20. A method of modulating an amount of volatized liquid released by a vapor dispensing device having a wick comprising: varying the cross-sectional area of at least one end of a wick of the vapor dispensing device.

21. The method of claim 20, further comprising varying the cross-sectional area of both ends of the wick of the vapor dispensing device.

22. The method of claim 20, wherein varying the cross-sectional area of the at least one end of the wick comprises decreasing the cross-sectional area of the at least one end.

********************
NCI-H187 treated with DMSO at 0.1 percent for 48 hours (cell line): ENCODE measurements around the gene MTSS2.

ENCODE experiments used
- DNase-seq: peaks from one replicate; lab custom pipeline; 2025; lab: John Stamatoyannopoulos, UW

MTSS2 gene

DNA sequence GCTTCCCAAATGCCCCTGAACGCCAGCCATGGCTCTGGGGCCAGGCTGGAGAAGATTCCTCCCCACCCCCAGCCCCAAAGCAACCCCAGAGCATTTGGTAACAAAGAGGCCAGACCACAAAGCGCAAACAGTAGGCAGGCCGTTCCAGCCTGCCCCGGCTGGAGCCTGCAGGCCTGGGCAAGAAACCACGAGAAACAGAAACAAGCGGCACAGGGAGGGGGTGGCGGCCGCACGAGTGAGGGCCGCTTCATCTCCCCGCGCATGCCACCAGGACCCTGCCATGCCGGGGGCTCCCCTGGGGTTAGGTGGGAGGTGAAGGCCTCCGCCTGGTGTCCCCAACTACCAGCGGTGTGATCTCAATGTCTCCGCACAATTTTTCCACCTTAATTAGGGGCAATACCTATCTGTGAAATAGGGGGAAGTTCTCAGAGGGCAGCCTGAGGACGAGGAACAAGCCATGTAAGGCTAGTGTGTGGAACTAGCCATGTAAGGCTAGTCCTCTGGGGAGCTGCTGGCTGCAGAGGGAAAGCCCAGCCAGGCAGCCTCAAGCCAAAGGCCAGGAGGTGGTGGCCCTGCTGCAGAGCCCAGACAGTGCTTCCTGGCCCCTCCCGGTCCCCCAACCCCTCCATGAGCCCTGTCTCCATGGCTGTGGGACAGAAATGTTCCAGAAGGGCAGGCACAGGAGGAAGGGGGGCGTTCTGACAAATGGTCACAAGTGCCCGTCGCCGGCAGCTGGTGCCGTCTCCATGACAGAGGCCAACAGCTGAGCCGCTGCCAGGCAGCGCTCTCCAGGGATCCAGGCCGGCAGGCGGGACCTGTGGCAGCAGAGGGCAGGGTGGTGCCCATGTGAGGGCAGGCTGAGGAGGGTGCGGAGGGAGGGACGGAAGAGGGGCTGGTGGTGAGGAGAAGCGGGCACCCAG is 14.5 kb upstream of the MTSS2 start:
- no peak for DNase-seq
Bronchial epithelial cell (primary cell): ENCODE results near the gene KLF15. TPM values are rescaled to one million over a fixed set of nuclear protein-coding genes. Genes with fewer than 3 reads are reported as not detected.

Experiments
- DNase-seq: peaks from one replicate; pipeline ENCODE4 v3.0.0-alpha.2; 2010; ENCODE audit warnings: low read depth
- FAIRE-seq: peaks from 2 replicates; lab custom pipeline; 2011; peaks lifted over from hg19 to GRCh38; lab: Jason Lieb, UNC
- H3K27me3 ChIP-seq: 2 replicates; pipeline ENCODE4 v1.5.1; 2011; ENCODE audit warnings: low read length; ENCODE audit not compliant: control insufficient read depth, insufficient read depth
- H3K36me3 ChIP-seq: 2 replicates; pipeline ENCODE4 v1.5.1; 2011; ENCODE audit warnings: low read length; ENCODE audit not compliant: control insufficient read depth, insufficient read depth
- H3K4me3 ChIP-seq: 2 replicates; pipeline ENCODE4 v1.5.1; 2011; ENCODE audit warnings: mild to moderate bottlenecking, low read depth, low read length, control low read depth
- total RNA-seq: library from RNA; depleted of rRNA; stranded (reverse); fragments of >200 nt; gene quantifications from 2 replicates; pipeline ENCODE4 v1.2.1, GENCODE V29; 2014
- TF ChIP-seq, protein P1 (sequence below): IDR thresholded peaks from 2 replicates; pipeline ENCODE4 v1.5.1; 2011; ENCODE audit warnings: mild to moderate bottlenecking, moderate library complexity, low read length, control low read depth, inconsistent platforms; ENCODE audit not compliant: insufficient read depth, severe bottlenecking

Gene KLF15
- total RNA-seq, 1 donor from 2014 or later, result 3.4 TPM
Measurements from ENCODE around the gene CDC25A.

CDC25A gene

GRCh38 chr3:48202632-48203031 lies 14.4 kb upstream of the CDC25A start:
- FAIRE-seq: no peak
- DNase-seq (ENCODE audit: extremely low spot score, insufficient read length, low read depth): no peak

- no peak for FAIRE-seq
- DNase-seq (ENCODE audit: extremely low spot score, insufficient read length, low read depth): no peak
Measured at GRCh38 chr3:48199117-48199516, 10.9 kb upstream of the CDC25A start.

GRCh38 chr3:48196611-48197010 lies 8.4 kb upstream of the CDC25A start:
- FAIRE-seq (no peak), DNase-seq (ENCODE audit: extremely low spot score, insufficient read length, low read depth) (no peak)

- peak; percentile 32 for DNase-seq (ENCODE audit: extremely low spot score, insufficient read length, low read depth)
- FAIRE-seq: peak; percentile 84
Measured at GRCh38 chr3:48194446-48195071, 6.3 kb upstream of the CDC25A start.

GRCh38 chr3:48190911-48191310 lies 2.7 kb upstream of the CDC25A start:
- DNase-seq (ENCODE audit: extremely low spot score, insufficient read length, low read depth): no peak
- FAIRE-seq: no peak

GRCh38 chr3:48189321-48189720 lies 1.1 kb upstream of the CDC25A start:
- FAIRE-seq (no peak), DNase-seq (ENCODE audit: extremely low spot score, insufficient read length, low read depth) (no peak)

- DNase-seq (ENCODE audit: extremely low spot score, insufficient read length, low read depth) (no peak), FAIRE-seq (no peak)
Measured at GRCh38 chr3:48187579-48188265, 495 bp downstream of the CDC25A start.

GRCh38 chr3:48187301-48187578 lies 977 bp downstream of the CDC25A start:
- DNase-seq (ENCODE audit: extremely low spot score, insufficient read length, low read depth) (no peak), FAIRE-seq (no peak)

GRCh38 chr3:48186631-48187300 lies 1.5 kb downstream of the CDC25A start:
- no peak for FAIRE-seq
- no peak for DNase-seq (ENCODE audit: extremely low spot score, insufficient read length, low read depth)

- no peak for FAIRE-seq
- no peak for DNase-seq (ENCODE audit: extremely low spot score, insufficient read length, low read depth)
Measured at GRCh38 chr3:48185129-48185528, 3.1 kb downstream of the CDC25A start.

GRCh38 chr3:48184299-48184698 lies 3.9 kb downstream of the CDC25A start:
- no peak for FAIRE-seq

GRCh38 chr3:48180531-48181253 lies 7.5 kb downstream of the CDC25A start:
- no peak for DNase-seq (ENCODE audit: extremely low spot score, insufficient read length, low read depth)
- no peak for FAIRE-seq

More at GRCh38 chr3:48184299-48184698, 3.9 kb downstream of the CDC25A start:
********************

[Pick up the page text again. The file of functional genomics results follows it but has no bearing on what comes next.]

23. The method of claim 20, wherein varying the cross-sectional area of the at least one end of the wick comprises increasing the cross-sectional area of the at least one end.

24. The method of claim 20, wherein the amount of volatized liquid released is increased.

25. The method of claim 20, wherein the amount of volatized liquid released is decreased.

26. The method of claim 20, further comprising heating a portion of the wick.

Description:

RELATED APPLICATION DATA

The present application claims priority pursuant to 35 U.S.C. §119(e) to U.S. Provisional Patent Application Ser. No. 61/085,542, filed Aug. 1, 2008 which is hereby incorporated by reference in its entirety.

FIELD OF THE INVENTION

The present invention relates to dispensers of vaporizable materials and, in particular, to wicks for use in dispensers of vaporizable materials.

BACKGROUND OF THE INVENTION